Five of the 11 Circuit judges essentially told the prosecutors – who were identified in the opinion– to report themselves to the state bar: “We have been apprised of no sanctions against these individuals, nor any inquiry conducted by the courts. Nor have we heard of any effort to hold [the witness] accountable for the perjury he almost certainly committed in his testimony in Frost’s case or to determine the degree to which he may have been aided in that endeavor by prosecuting attorney Wagnild. We are mindful that there may be circumstances of which we are unaware that cast the matter in a different light. Yet … we do not believe this is a sufficient reason to keep silent. The individuals we have named may wish to furnish a copy of this opinion to the state bar and seek to clear their names by providing an explanation for its consideration.”
Four of the en banc judges accused Judge Kozinski of using the decision as a “platform to offer the author’s ‘two-cents’ on the supposed inner-workings of Washington’s criminal justice system. Along the way, the character and integrity of several public employees is tarnished.”
Kozinski, Alex, Criminal Law 2.0, 44 Geo.L.J. Ann.Rev.Crim.Proc. (2015)
Frost v. Gilbert, Case No. 11-35114 (9th Cir. Mar 21, 2016)
2255 PREJUDICE COMES CHEAP IN THE 5TH CIRCUIT
Fletcher Freeman was charged with a drug conspiracy and possession. Later, the government piled on a third count for possession in a superseding indictment. He was convicted in due course.
Fletch filed a motion under 28 U.S.C. § 2255, claiming that the possession count was barred by the statute of limitations. He argued his lawyer was ineffective in failing to argue that the third count was filed past the 5-year cutoff.
Most 2255 ineffective assistance of counsel claims fail, not because lawyers don’t blunder (they often do), but because inmates can’t show that if that the mistake hadn’t happened, it’s reasonably probable they would have ended up better off. That’s what happened to Fletch in the district court: the government admitted the possession count was barred by the statute of limitations, but said Fletcher would gotten the same sentence even without it.
Last week, the 5th Circuit reversed. It held that “Freeman’s counsel was deficient … Counsel was required to perform research on whether the superseding indictment would relate back to the original indictment.” More important for Fletcher Freeman, the Circuit held that “the ‘prejudice prong’ is also supported by the record. Freeman had to pay a $100 special assessment on count three; thus, he suffered prejudice as a result of counsel’s failure to move to dismiss said count.”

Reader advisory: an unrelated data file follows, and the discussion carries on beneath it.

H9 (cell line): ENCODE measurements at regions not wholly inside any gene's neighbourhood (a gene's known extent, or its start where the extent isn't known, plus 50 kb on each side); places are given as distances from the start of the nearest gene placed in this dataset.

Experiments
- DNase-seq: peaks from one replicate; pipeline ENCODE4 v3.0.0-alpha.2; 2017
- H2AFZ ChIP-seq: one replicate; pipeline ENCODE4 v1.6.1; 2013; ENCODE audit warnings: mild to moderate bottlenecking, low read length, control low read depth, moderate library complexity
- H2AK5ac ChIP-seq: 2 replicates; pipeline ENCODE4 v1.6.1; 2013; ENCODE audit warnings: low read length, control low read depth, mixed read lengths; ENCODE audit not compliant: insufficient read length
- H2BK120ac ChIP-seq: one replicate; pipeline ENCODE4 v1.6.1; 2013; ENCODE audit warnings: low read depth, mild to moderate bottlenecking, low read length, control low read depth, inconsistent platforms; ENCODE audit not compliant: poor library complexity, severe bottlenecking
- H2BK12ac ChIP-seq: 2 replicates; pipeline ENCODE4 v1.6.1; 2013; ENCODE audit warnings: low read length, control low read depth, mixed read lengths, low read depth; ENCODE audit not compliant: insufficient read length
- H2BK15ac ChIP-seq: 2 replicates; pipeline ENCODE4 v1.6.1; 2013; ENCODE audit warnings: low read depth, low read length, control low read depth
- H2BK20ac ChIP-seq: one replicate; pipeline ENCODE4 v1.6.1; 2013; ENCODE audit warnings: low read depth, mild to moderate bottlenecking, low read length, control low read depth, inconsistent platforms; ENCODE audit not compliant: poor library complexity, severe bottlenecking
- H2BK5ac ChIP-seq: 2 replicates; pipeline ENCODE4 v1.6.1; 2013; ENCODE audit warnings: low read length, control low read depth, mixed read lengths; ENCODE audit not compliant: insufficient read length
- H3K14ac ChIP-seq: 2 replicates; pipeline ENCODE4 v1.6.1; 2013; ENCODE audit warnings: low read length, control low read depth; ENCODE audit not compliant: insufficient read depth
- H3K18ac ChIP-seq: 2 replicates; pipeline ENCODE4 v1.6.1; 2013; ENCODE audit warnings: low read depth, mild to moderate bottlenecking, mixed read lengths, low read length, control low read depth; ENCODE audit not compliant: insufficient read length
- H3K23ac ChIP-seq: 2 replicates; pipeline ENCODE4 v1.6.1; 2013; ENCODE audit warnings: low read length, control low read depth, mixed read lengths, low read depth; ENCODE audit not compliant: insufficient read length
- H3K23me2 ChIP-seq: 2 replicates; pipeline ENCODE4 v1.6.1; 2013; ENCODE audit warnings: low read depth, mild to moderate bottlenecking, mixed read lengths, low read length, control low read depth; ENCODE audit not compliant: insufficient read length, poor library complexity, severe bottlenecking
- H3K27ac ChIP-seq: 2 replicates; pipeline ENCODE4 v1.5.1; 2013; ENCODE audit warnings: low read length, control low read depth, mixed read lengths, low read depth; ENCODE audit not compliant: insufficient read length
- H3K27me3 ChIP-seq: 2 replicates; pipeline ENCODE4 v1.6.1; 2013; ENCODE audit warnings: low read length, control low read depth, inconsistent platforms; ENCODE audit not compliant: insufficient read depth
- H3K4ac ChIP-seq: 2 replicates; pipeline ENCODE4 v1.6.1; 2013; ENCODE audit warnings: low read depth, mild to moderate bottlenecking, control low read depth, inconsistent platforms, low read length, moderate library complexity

So a hundred bucks will buy you prejudice. There are few better bargains in life.
United States v. Freeman, Case No. 14-30220 (5th Cir. March 21, 2016)
ME AND MY BIG MOUTH
When Jorge Sanchez was being booked after his arrest on trafficking charges, the police booking asked the not-yet-Mirandized defendant the usual questions about his name, date of birth, height, weight, and so on. When asked for his current employment, Sanchez matter-of-factly answered that he was “a drug dealer.”
Not a good answer. Last week, the 1st Circuit told the abashed Sanchez that normal booking questions do not constitute an interrogation, and that it would not suppress his wise-ass response.
United States v. Sanchez, Case No. 15-1107 (1st Cir. Mar. 23, 2016)
TRY TO SAVE ME MONEY? TAKE THAT!
Prison phone companies told the U.S. Court of Appeals for the D.C. Circuit last week that enforcement of new Federal Communications Commission-ordered lower rates for in-state calls will cause “jail unrest.”
The phone companies want the Court to stay the FCC order. The vendors say the court should mostly preserve the status quo, while the FCC argues that the order lets it apply its existing caps on interstate call rates to intrastate calls.
A phone company executive said in an affidavit that if the new order is enforced, “inmates will be angry if they believe that we are charging the wrong rates. There could be damage to our phones and equipment, as well as a threat to overall security and corrections personnel including inmates within the facilities. Having been in this industry for eight years, I have experience with jail unrest and I know that issues with the phones can trigger it.”